Friday, December 9, 2011

Clams on the Half-shell and Rollerskates

It was sad that Chic never had any more Top 40 hits after they released Good Times, but in a way it makes sense. Not that they didn't have good songs after this - they certainly did. And I'm sure they didn't want the ride to end. But if you're gonna out, at least in the public's eye, this is the song to go out on.

This tune turned Chic from some disco group with a few hits to one of the most important bands in history. The entire next decade of music suddenly had a pivot point from the moment Nard dropped his bass out on the 4. How can you fully quantify the influence of a song that, at once, instantly makes B-boys from the Bronx and New romantics from Britain want to start a band? There wasn't a block party happening without this tune. Every New Wave bass player wanted to be Bernard Edwards and every rhythm guitarist wanted to be Nile Rodgers. This was the spark in the fire of rap & new wave simultaneously. That's pretty amazing.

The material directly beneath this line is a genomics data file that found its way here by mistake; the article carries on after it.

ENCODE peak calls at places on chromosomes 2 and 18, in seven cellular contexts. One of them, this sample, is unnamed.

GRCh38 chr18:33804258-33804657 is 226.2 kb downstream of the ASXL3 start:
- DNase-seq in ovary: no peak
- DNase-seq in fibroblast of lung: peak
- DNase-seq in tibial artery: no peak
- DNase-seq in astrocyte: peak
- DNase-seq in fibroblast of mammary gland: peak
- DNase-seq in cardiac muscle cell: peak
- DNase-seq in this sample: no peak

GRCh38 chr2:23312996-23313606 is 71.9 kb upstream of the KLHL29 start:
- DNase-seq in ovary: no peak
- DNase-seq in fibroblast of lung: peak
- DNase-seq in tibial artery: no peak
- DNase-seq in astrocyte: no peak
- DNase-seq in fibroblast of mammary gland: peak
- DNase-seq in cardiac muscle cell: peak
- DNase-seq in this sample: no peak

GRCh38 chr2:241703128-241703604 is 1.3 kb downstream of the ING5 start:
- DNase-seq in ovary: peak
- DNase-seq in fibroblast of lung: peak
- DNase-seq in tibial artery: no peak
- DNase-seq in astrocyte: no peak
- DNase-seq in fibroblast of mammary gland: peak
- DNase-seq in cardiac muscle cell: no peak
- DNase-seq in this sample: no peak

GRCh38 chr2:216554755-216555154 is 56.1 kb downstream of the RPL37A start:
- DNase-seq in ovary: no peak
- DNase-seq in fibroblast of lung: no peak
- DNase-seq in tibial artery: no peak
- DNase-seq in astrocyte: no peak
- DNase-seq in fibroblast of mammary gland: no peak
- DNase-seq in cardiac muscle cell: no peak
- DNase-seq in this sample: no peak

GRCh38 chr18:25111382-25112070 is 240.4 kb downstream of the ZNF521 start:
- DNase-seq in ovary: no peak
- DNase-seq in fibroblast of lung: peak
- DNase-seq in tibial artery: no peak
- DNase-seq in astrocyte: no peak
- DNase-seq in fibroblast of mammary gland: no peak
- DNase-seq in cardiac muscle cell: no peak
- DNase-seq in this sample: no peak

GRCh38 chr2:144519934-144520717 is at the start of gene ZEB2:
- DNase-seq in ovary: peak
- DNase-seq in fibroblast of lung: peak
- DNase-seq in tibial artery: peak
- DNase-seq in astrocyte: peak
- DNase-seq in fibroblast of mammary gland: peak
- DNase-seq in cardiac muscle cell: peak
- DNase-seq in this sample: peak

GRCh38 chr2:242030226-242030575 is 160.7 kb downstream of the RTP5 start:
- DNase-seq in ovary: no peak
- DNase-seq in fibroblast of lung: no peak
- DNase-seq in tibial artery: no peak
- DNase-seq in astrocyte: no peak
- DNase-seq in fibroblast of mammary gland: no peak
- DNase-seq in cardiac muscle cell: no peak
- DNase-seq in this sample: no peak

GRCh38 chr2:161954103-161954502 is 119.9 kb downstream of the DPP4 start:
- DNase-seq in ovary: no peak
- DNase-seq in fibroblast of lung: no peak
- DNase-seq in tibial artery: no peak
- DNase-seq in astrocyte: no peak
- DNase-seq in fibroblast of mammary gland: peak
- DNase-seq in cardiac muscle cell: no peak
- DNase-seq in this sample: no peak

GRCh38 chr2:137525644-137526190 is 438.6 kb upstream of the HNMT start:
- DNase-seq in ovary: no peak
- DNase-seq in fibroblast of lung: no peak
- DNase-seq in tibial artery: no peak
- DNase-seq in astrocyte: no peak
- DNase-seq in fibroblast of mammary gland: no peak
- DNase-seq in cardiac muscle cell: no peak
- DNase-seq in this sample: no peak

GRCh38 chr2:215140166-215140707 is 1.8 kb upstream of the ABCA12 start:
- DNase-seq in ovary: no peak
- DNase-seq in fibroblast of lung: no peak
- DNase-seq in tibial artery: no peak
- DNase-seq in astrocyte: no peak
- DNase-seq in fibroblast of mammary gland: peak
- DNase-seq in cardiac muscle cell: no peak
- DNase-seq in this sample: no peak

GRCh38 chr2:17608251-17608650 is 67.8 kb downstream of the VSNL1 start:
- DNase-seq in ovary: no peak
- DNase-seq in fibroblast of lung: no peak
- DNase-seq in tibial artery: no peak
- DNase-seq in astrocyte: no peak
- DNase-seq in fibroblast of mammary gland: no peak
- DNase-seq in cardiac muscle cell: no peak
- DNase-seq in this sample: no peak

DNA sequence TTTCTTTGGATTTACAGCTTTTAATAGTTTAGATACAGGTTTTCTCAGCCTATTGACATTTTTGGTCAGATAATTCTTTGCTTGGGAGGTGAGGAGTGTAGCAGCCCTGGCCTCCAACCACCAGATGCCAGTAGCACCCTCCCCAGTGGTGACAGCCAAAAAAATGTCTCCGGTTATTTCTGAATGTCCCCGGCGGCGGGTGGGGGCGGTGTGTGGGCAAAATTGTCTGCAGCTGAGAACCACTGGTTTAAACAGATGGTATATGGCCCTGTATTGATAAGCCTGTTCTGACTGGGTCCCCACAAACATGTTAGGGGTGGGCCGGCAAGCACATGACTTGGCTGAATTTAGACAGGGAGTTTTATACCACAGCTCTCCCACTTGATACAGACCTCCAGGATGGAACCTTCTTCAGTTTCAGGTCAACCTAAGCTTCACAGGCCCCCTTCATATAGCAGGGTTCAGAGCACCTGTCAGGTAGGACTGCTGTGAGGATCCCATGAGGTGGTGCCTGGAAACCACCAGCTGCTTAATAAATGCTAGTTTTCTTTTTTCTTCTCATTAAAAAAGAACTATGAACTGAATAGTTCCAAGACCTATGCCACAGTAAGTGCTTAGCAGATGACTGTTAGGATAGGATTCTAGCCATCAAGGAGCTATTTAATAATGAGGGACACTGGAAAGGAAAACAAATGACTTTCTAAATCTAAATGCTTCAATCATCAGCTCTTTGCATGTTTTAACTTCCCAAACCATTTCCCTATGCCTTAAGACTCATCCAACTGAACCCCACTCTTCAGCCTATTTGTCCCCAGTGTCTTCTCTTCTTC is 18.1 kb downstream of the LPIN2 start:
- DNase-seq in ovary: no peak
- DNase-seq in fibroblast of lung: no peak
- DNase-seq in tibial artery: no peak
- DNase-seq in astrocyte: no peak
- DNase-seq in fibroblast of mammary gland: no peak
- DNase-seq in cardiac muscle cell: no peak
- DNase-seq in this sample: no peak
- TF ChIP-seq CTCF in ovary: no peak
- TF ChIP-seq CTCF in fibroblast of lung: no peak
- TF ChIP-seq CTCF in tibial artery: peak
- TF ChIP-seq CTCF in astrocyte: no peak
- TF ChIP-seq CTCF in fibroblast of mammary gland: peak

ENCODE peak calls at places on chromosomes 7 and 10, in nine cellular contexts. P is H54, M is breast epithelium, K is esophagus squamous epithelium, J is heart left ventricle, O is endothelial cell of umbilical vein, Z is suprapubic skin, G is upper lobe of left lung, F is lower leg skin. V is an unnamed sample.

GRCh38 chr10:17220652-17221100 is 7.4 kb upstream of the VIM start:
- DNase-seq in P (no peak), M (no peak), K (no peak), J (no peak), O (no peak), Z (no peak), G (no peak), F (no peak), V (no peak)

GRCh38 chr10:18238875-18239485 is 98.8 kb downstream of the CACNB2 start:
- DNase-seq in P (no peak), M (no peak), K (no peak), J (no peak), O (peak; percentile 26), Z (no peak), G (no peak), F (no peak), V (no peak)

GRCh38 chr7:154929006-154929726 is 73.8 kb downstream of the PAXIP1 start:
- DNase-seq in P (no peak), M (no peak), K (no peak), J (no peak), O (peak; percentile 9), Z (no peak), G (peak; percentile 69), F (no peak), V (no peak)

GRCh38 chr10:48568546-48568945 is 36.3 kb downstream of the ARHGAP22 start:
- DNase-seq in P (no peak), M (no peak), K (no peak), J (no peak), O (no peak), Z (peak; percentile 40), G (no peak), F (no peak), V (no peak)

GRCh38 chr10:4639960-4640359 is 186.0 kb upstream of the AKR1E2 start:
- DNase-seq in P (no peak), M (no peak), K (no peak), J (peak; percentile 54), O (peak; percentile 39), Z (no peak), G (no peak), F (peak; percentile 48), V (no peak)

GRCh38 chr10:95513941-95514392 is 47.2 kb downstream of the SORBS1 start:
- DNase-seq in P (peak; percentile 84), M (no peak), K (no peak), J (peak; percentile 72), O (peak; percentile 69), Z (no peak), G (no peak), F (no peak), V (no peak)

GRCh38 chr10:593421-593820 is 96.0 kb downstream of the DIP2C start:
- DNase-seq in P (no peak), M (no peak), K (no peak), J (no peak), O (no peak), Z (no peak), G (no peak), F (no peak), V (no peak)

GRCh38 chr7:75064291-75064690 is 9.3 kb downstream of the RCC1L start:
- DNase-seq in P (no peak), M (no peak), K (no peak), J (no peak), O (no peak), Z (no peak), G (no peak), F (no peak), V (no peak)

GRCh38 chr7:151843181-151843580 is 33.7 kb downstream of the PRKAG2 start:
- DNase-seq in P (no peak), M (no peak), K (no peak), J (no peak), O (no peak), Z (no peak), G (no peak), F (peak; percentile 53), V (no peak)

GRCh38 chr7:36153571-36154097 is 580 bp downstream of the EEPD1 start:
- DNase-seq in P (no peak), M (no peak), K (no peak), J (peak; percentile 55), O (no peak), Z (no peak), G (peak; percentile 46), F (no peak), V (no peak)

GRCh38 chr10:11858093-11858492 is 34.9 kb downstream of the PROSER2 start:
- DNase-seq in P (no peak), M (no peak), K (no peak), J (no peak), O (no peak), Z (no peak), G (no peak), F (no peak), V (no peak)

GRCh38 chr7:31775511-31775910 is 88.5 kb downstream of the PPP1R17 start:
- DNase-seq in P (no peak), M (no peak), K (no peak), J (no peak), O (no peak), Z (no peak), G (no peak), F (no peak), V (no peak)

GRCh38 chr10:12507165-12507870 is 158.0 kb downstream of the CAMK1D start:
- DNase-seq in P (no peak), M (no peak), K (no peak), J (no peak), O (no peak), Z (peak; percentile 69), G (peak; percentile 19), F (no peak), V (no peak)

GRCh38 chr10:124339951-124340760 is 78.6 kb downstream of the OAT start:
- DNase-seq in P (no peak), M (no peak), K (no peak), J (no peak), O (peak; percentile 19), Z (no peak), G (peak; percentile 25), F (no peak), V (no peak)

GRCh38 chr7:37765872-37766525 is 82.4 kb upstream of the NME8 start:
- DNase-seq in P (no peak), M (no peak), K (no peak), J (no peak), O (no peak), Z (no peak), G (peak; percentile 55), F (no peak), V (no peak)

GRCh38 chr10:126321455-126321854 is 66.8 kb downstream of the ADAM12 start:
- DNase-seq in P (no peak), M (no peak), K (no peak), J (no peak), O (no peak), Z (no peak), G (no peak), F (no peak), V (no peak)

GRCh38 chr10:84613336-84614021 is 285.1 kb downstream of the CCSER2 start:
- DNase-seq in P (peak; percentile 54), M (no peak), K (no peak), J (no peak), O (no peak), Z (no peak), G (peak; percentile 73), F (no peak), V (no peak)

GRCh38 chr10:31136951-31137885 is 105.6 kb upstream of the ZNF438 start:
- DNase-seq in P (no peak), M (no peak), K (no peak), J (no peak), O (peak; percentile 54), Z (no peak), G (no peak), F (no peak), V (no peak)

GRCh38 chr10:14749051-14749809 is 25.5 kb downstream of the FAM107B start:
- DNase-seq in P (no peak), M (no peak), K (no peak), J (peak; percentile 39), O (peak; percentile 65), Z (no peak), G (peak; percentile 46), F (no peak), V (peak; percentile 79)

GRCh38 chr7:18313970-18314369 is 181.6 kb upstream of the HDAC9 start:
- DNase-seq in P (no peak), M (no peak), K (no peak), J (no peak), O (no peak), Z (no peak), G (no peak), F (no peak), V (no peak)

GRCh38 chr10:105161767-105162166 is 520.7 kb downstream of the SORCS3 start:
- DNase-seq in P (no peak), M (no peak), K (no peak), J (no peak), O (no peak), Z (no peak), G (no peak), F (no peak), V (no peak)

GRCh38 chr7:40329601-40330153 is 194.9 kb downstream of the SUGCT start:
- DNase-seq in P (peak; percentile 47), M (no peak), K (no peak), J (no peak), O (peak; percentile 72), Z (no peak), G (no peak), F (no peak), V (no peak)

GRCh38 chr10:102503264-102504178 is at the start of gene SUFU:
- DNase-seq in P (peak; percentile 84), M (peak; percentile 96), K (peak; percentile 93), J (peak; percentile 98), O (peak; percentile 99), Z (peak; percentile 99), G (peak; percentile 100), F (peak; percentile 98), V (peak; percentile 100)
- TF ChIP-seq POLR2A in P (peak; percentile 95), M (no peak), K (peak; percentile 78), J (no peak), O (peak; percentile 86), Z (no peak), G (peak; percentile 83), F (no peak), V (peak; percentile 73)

And whether I'm digging on this jazz funk that Chic lays down for 8 minutes, singing along with Fonzi Thornton as he hits his third over Alfa & Luci on the chorus or slap my hand in the air on cue with the string slide at the start of the breakdown, I can't help but feel the inner sadness at the heart of this record. Yes these are the good times. That's what they're saying, followed by 'a rumor has it that it's getting late. Time marches on, just can't can't change your fate.' Should I be dancing or crying? Nile knew the party was over as they hoped they it would never end. That's they captured both feelings in this song is a measure of Nile & Nard's talent. That a rappin granny spit a few verses of Rapper's Delight over this groove in The Wedding Singer is a measure of how little we treasure it.

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